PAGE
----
Slaying Monsters: How Our Notions of Heroes Have Changed – Beowulf


Above: Grendel

“He seized one sleeping man, ‘biting the bone-joints, drinking blood from veins, great gobbets gorging down. Quickly he took all of that lifeless thing to be his food, even feet and hands.'”

This from the first epic in the English language. A heated discussion on the heels of my previous post about the “cruel” and abhorrent atrocities committed by the heroic figures in the Odyssey set off a bottle rocket in my so called mind. I had averred that art must be understood in its cultural historic context and to dismiss or condemn any work of art because we disapprove of the mores and ideals in it is to miss the point.

The history of literature and all art is in a very real sense the vivid history of our moral and ethical evolution.  It is also, IMHO, a fossil record of our species’Cotton Vitellius A. XV, f.132 attempts to restrain our basest most powerful instincts for a higher good: altruism, something that allows people to live harmoniously in communities and for civilization to rise and develop.

From the New Yorker on Beowulf Great overview from a contemporary perspective.

My fav translation of Beowulf is Seamus Heaney’s Beowulf, I guess, though I also love Tolkien’s Beowulf.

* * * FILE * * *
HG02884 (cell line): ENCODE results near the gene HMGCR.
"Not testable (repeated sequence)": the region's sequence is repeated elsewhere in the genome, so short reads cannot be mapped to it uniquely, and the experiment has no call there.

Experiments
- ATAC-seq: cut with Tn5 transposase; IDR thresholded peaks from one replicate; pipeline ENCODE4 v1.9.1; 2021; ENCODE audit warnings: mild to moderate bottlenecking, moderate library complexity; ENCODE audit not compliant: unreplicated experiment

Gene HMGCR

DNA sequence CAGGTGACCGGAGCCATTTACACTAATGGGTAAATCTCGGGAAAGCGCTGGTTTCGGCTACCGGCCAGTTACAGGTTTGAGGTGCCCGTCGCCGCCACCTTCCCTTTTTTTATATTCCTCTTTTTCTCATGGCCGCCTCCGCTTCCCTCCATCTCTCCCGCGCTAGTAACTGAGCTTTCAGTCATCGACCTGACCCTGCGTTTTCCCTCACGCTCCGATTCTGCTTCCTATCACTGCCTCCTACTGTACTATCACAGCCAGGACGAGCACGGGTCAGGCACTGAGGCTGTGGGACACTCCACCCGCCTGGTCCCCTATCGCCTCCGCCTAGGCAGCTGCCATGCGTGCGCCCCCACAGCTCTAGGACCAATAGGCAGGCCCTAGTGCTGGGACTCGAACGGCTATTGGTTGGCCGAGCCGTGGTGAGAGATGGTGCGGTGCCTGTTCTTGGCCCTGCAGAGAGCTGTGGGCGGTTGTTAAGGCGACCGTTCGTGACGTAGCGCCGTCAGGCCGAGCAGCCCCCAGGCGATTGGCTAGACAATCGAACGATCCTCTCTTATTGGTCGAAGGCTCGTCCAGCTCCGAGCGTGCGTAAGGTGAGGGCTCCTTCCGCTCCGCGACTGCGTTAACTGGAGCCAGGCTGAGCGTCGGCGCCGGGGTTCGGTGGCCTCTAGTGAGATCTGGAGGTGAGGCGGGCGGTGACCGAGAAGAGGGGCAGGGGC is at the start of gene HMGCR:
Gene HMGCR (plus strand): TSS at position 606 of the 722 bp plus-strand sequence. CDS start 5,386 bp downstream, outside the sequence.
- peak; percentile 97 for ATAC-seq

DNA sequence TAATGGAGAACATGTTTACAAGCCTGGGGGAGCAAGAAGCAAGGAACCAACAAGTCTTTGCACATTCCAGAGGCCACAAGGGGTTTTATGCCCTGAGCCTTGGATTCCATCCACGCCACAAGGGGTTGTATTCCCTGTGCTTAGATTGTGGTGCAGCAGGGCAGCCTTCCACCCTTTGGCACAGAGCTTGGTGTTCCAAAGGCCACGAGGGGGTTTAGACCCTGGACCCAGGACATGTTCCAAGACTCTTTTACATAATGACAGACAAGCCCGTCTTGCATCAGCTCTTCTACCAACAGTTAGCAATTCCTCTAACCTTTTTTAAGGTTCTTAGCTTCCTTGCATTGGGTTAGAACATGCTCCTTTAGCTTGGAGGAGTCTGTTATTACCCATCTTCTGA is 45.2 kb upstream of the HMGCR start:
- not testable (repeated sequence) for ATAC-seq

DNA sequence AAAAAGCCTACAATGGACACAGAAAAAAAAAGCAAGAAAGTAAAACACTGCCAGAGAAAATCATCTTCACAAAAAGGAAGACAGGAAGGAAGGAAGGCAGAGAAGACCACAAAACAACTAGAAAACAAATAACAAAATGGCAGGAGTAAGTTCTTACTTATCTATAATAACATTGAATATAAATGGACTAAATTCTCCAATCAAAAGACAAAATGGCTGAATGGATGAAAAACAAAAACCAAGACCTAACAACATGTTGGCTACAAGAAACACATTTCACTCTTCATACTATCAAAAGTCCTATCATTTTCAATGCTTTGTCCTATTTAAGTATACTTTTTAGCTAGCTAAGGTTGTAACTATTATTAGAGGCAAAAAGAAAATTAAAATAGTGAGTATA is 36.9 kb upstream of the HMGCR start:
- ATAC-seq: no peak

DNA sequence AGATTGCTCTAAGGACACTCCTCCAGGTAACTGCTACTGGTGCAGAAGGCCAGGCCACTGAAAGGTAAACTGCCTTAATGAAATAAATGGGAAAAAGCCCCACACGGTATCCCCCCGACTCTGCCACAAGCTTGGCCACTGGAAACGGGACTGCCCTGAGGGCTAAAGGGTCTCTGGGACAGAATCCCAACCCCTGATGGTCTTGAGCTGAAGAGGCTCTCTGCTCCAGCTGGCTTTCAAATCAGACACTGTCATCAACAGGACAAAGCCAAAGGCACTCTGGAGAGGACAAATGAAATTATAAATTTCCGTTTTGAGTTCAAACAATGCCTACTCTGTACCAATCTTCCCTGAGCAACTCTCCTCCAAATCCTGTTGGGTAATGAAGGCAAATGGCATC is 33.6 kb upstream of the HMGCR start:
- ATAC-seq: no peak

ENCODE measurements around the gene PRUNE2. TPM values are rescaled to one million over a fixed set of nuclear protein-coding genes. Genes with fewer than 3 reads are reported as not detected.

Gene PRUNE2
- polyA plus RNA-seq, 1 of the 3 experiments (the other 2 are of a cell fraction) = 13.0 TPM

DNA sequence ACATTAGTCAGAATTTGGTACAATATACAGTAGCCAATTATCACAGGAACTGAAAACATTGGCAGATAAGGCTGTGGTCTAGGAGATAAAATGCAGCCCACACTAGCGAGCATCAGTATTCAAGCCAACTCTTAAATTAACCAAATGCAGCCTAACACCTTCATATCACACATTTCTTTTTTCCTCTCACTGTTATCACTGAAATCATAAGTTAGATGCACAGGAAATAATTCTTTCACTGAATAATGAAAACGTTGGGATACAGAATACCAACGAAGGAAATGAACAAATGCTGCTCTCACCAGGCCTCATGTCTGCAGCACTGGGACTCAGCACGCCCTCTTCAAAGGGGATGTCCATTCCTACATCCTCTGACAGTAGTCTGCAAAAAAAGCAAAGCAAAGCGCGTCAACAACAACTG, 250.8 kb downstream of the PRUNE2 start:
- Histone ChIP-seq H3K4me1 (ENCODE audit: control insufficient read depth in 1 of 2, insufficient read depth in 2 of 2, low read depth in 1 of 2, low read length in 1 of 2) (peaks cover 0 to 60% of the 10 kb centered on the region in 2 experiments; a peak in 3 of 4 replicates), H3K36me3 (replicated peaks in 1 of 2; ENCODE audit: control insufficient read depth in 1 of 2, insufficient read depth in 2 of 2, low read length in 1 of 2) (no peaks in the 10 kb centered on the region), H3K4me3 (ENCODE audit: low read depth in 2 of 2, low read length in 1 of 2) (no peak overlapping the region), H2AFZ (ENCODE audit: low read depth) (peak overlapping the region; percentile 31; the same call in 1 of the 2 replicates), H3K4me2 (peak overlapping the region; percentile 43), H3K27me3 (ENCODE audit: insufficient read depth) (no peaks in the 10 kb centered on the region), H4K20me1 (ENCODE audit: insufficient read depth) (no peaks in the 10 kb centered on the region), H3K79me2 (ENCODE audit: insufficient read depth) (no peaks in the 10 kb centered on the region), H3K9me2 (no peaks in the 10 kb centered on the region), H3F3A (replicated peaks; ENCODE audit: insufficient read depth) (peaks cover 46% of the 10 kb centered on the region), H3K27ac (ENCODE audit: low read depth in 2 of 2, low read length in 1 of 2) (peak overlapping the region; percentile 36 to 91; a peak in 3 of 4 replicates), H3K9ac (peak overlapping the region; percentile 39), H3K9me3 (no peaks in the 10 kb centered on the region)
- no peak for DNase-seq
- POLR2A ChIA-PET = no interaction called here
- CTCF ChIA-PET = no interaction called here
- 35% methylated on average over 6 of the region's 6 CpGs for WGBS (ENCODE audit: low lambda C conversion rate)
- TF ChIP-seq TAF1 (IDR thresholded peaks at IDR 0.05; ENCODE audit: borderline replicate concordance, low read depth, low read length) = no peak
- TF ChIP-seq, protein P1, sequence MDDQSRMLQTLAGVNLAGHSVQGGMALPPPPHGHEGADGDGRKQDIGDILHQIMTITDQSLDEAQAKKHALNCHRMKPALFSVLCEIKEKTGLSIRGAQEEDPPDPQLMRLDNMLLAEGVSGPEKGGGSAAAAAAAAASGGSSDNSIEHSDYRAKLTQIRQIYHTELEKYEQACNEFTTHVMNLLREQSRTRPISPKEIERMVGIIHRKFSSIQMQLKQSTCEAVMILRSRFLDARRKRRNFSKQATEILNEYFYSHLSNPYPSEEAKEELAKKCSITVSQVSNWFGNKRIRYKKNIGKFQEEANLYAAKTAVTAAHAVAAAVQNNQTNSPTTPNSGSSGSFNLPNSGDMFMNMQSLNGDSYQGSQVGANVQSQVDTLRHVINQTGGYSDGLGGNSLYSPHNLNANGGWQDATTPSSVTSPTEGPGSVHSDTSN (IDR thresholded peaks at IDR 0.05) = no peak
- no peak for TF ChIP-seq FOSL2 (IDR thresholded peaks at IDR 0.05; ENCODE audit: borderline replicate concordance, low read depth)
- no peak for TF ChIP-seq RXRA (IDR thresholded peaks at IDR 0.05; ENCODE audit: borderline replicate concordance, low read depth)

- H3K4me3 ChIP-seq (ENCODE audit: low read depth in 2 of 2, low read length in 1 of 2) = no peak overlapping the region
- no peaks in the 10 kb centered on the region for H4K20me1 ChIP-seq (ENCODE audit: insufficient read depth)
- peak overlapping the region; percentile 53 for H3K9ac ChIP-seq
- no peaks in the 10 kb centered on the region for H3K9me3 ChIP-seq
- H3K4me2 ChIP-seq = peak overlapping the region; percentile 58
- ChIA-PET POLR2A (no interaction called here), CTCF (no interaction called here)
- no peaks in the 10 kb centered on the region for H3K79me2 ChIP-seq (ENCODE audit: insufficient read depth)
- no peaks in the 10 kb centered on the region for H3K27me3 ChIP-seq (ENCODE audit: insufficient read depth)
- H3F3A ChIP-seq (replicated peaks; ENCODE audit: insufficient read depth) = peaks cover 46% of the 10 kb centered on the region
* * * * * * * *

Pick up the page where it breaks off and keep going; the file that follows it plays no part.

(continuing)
An interesting thing relative to my previous post is that though Beowulf was brutal and in a sense monstrous, he slays three MORE brutal, hideous monsters–to save his friends.

Inch by inch we become kinder, more considerate.

About Margaret Jean Langstaff

A lifelong critical reader with literary tastes, a novelist, short story writer, essayist, book critic, and professional book editor for many years. A consultant to publishers and authors, providing manuscript critiques and a full range of editorial services. A friend and supporter of all other readers and writers. A collector of signed modern first editions. Animal lover and tree hugger. Follow me on Twitter @LangstaffEditor
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12 Responses to Slaying Monsters: How Our Notions of Heroes Have Changed – Beowulf

  1. I love love love this! I actually revisited Beowulf recently, and I totally agree that our notions have been changed by society and culture. I write about this type of subject on my blog,, so I love finding others who do the same! Great post.

    Liked by 1 person

  2. Micah says:

    ‘Art is a fossil record of our species.’ – just about the best (and most impressively pithy) explanation for the value and importance of art I’ve come across. Very cool.

    Liked by 1 person

  3. Mikels Skele says:

    Hey, now, I never suggested dismissing Homer! My comment was about the “where-have-all-the-heroes-gone” school of classics. That’s a whole different kettle of fish.


    • I think we are beating a dead horse at this point Mikels. Beneath our quibbles is a basic agreement: Nice is nice and preferable to slaughter, beheadings and that hideous yuk. Perhaps, I will grant you, I overstated my point about the dearth of heroes; I surely wasn;t suggesting infanticide and maiming are ever excusable. Context! Context is everything!


  4. Lonie Fulgham says:

    Been meaning to read The Clerk’s Tale… not sure why l, but it looks intriguing based on the wiki…


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